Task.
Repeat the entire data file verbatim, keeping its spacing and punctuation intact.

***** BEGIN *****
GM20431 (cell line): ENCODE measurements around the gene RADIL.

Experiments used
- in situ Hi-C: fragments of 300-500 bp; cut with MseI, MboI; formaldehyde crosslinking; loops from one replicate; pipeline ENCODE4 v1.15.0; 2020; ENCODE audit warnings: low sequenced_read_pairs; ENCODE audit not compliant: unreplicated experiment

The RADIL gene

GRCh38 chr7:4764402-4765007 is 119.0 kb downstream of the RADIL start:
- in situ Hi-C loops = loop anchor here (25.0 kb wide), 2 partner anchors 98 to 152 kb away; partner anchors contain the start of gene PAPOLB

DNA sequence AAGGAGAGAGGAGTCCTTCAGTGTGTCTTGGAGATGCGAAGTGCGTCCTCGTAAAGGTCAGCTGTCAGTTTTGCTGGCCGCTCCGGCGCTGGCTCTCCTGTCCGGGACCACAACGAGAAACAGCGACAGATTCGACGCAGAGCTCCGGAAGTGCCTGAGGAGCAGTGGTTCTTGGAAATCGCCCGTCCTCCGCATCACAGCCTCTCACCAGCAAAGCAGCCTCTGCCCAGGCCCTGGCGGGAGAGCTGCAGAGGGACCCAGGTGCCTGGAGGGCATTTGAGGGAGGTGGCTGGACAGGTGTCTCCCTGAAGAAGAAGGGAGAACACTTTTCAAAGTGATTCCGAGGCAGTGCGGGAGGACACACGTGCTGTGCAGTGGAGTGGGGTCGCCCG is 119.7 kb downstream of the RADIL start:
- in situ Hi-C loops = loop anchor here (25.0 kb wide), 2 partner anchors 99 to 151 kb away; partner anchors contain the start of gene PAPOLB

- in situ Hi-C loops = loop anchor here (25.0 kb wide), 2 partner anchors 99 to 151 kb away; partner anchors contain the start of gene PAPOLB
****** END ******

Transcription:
GM20431 (cell line): ENCODE measurements around the gene RADIL.

Experiments used
- in situ Hi-C: fragments of 300-500 bp; cut with MseI, MboI; formaldehyde crosslinking; loops from one replicate; pipeline ENCODE4 v1.15.0; 2020; ENCODE audit warnings: low sequenced_read_pairs; ENCODE audit not compliant: unreplicated experiment

The RADIL gene

GRCh38 chr7:4764402-4765007 is 119.0 kb downstream of the RADIL start:
- in situ Hi-C loops = loop anchor here (25.0 kb wide), 2 partner anchors 98 to 152 kb away; partner anchors contain the start of gene PAPOLB

DNA sequence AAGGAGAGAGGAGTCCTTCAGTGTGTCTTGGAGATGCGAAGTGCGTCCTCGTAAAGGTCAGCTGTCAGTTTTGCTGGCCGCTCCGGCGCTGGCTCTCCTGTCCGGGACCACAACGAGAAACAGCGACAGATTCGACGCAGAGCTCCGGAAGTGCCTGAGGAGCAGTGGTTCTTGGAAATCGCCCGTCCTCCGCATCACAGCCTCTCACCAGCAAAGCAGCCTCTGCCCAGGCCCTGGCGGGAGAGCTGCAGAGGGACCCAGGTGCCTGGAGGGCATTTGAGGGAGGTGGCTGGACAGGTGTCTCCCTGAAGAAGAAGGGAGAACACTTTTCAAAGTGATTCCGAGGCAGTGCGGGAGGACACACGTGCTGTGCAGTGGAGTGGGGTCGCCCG is 119.7 kb downstream of the RADIL start:
- in situ Hi-C loops = loop anchor here (25.0 kb wide), 2 partner anchors 99 to 151 kb away; partner anchors contain the start of gene PAPOLB

- in situ Hi-C loops = loop anchor here (25.0 kb wide), 2 partner anchors 99 to 151 kb away; partner anchors contain the start of gene PAPOLB